sealPurdue News

September 24, 1999

America needs manufacturing technology experts

WEST LAFAYETTE, Ind. – Pride in Purdue's engineering program and concern for industrial America has led an alumnus to donate a half-million dollars to the university.

"To be able to claim I'm a Boilermaker gave me a great advantage in the field of engineering," said William Cordier, a 1949 graduate of the School of Mechanical Engineering, a member of the school's industrial advisory council, and the retired chief executive officer and founder of Cordier Group Holdings Inc. "So it wasn't tough to decide to give back to Purdue."

Cordier and his wife, Gail, however, did find it challenging to decide how to direct the funds. Their decision was made easier when they learned that part of the Purdue engineering program's 21st century strategic plan involves raising the stature and visibility of the engineering graduate programs by doubling the number of graduate fellowships.

The Hudson, Ohio, couple donated $500,000 to establish the William K. and Gail E. Cordier Graduate Fellowship in Mechanical Engineering. The fellowship will support graduate students who will focus some effort to pursue study or research in manufacturing technologies, such as machine design and materials processing. The fellowship's first recipient, Jim Nerone of Lockport, N.Y., is studying plastics engineering.

Why the emphasis on technology relating to manufacturing? Because Cordier has spent his professional life in businesses that create, manufacture and market products, and he said he believes that the declining global competitiveness of some U.S. corporations is the result of fewer engineers at the helm of American industrial firms than in years past. "We want America's manufacturing industry to stay the world's strongest, most broadly based industrial power," Cordier said. "Our gift should encourage the brightest students to continue with their engineering studies through graduate school, rather than pursuing advanced degrees in other fields."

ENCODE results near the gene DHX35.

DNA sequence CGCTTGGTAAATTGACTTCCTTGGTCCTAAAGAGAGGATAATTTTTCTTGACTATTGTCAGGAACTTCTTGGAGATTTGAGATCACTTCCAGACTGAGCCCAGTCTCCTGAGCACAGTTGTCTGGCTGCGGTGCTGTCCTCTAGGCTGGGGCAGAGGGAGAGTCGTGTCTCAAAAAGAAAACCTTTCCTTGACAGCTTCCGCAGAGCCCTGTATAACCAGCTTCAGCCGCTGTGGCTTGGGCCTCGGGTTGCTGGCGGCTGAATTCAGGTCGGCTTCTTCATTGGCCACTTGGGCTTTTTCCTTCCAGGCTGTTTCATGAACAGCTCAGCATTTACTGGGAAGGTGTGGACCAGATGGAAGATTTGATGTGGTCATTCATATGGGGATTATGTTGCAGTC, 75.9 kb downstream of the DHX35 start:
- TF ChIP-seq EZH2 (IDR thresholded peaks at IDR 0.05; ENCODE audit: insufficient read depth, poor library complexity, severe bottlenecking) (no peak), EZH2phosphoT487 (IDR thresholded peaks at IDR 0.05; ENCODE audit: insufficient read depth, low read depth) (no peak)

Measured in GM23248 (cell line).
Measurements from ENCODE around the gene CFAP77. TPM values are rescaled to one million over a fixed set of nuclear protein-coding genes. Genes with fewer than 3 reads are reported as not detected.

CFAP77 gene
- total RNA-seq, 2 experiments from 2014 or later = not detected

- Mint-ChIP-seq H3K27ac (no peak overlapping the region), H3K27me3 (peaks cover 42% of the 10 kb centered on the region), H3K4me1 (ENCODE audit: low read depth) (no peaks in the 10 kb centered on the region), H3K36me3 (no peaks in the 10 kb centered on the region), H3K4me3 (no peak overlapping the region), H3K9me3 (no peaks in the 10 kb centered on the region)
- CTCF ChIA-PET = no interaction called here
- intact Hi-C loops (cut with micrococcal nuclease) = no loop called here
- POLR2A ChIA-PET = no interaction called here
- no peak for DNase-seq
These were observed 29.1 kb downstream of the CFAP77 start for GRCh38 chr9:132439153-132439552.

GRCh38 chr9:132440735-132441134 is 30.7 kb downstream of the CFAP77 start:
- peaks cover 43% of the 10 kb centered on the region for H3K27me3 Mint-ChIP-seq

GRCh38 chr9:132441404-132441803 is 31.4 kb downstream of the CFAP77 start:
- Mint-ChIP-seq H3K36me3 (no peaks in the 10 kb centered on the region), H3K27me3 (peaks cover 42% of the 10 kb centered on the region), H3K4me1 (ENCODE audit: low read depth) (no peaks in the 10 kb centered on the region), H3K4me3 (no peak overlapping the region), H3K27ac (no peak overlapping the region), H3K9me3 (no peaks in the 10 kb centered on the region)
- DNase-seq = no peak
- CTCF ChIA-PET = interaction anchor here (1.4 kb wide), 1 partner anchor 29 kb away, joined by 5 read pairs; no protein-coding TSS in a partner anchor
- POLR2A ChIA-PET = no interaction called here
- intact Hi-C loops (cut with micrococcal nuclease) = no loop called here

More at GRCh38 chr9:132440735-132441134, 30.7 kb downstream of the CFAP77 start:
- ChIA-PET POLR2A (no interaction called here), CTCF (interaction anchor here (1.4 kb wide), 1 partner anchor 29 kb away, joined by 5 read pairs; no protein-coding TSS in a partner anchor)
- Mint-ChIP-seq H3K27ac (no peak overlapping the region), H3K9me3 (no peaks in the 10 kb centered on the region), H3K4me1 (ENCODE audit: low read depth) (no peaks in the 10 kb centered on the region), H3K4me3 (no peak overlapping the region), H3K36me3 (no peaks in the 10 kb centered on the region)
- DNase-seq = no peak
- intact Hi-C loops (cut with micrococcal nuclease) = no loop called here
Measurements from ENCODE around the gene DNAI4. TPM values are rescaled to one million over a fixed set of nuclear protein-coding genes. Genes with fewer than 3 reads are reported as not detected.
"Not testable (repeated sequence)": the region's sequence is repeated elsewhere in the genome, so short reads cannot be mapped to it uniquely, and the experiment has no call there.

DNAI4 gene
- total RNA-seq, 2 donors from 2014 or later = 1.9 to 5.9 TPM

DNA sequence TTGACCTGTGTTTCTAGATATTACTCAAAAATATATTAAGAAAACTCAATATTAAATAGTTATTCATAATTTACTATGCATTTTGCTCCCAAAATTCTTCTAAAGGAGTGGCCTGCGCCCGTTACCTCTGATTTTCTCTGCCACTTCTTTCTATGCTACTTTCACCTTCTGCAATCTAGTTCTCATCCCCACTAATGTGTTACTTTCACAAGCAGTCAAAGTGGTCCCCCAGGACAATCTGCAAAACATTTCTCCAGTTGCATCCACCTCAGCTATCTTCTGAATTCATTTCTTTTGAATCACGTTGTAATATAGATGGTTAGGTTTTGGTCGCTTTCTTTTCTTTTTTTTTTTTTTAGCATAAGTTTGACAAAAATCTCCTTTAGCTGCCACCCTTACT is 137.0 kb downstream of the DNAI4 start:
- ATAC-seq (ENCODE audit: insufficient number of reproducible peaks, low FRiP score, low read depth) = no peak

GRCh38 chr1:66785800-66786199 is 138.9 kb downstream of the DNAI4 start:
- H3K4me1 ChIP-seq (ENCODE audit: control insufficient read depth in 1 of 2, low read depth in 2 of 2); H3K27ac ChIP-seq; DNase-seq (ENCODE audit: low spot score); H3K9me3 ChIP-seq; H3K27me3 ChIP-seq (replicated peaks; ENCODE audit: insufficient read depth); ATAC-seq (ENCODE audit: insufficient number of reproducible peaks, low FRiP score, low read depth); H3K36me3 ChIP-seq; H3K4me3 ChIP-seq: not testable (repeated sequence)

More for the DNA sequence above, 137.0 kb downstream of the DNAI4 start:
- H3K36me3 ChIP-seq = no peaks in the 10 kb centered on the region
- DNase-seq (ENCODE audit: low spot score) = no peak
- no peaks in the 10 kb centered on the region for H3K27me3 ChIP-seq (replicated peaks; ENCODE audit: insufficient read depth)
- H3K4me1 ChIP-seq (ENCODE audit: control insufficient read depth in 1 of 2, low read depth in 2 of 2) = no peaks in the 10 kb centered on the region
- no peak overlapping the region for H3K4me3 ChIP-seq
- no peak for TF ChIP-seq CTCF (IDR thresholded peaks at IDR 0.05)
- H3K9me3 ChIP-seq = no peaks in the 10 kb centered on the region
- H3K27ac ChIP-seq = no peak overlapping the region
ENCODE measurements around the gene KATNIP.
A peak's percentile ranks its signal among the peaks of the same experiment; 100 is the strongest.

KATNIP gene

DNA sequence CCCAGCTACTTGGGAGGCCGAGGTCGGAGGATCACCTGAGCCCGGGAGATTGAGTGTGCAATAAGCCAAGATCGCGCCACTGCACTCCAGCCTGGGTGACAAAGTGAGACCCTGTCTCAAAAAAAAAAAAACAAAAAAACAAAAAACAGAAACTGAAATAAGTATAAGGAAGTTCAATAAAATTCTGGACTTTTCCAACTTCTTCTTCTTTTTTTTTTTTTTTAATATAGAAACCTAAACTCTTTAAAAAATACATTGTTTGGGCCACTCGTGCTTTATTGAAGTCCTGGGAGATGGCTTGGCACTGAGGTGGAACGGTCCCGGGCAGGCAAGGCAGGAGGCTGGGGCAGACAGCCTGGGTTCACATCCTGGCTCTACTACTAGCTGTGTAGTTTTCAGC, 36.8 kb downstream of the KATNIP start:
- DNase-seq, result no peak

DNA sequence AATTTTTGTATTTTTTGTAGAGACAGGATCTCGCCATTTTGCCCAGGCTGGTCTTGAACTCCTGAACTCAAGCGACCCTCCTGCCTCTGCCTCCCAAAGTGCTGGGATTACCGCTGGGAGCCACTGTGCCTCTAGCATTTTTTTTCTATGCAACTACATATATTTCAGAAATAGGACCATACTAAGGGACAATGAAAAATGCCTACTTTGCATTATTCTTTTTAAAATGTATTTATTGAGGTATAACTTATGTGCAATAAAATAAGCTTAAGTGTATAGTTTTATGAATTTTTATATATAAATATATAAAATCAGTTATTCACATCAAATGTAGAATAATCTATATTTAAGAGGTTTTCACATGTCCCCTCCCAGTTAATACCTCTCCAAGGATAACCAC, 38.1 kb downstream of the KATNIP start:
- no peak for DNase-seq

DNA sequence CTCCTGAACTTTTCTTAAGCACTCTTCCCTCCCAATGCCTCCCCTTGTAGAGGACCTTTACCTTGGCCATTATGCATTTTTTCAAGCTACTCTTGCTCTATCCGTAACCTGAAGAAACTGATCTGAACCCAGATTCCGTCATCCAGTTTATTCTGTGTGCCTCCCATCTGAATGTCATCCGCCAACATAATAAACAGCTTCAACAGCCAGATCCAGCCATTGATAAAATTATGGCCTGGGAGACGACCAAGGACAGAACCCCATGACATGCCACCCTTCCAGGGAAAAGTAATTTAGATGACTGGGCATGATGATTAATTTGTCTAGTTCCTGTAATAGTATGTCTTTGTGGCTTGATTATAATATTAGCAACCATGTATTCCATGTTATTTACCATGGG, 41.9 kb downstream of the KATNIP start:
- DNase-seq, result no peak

Cordier designed automated box-making machines before beginning a 23-year career with General Electric, where he led the commercialization of a process for diamond synthesis, built the world's first diamond manufacturing facility, and helped guide the business to global prominence as its general manager. Cordier also was a manager in GE's corporate consulting services, working with products ranging from lamps to steam turbines.

Later, as chief executive officer of General Learning Corp., he worked with educational products and services. At B.F. Goodrich, he turned his attention to plastics, chemicals, aerospace products and tires; at C.G. Conn, to musical instruments; at Cordier Group Holdings, to precision machine tools, metal forging and fabricated military hardware.

The Cordiers also are interested in other schools and activities at Purdue and, in conjunction with this gift, contributed an additional $36,000 to the Beering Scholars Program, Intercollegiate Athletics, Purdue Musical Organizations, the Department of Bands and the Department of Biomedical Engineering.

Purdue's engineering program is one of the leading engineering schools in the nation and has been one of the largest in the United States for more than half a century. Purdue's Schools of Engineering offer 12 different disciplines: aeronautic and astronautics; agricultural and biological; chemical; civil; construction engineering and management; electrical and computer; industrial; interdisciplinary; material; mechanical; nuclear; and surveying engineering. The first engineering degree from Purdue was granted in 1878.

Sources: William Cordier, (941) 591-3140;

Shari Rodriguez, director of development and alumni relations, School of Mechanical Engineering,
(765) 494-9769;

Writer: Jeanine Smith, (765) 496-3133;

Purdue News Service: (765) 494-2096;

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